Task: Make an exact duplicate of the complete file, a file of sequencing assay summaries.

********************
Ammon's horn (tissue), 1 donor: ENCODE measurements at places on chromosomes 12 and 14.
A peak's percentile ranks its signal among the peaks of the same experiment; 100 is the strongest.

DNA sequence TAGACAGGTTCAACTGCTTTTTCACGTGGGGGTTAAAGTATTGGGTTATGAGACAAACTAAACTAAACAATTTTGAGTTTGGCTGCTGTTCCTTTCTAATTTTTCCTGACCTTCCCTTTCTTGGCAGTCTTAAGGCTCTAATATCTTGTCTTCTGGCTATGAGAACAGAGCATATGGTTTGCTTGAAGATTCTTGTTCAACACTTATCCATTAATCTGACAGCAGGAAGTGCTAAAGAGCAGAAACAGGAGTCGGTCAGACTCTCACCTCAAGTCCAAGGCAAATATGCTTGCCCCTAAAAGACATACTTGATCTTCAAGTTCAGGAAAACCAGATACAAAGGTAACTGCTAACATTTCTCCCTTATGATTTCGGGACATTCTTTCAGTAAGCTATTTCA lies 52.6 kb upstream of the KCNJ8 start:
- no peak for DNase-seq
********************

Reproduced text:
Ammon's horn (tissue), 1 donor: ENCODE measurements at places on chromosomes 12 and 14.
A peak's percentile ranks its signal among the peaks of the same experiment; 100 is the strongest.

DNA sequence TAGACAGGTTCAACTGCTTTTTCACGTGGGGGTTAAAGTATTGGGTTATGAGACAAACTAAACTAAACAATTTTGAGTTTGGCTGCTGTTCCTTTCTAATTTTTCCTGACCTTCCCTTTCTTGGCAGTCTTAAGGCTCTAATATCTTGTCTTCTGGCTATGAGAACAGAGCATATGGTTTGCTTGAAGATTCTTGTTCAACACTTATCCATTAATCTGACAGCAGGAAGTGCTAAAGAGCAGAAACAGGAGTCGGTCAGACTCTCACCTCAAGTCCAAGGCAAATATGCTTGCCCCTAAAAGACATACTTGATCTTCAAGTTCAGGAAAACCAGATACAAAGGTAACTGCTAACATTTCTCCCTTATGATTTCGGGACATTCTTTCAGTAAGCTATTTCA lies 52.6 kb upstream of the KCNJ8 start:
- no peak for DNase-seq